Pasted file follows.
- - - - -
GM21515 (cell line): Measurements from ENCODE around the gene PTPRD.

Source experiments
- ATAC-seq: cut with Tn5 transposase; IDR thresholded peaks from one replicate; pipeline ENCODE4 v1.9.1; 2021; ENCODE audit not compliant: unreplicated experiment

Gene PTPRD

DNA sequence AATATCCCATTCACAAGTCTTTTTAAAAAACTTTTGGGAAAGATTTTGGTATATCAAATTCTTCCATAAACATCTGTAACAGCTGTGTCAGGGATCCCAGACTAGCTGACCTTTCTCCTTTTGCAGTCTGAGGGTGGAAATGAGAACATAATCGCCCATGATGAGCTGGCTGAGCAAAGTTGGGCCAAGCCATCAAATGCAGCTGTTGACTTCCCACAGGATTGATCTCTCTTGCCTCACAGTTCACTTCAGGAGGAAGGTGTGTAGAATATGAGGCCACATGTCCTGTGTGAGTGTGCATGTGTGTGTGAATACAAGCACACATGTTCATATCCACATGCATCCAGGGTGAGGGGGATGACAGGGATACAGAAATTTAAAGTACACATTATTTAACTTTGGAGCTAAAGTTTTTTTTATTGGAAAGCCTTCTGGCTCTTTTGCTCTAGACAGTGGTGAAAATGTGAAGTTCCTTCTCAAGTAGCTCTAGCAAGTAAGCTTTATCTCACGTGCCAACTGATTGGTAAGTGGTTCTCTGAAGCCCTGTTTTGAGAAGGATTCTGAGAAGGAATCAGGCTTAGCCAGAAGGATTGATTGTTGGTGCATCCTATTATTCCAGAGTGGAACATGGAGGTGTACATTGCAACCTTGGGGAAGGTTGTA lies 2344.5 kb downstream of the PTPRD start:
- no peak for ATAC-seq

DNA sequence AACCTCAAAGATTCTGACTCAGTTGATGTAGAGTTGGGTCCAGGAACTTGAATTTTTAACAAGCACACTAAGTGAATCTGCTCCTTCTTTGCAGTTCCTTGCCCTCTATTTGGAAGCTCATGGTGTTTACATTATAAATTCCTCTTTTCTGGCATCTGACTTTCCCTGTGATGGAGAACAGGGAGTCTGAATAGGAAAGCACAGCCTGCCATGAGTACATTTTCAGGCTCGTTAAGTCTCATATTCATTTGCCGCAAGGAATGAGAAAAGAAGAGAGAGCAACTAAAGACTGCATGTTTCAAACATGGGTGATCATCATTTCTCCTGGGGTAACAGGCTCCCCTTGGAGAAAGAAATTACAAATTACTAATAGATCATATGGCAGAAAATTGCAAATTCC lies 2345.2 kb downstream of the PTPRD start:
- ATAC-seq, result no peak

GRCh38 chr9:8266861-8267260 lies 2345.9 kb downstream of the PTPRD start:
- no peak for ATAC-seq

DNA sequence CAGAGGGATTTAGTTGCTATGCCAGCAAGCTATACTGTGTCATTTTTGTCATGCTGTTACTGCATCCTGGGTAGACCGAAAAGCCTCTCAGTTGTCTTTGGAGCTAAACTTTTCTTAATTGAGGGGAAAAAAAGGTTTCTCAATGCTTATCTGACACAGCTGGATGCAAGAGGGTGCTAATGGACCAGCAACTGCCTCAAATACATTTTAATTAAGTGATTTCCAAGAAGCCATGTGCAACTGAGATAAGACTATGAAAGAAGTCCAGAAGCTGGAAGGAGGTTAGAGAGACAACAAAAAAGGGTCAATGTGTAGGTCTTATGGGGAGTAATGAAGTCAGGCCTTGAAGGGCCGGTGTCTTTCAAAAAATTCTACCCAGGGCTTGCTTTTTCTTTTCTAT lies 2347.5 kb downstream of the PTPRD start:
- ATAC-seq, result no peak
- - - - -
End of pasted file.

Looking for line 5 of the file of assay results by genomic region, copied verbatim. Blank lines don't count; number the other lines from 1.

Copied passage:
DNA sequence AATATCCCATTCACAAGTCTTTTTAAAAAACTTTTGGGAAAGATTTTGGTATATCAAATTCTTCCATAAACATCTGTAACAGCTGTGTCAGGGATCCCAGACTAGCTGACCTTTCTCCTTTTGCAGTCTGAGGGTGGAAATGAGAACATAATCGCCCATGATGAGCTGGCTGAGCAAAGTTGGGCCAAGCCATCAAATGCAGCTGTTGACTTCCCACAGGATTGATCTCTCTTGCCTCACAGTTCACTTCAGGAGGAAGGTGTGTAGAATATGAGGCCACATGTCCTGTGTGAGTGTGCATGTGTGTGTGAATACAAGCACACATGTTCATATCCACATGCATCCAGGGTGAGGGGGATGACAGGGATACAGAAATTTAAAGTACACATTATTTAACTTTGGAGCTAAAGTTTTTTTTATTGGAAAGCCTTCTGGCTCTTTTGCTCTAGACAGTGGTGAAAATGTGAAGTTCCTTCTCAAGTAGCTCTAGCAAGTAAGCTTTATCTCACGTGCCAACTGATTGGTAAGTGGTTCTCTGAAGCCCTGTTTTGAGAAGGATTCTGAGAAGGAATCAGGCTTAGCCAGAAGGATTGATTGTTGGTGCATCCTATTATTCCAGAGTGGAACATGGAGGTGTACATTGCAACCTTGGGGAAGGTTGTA lies 2344.5 kb downstream of the PTPRD start: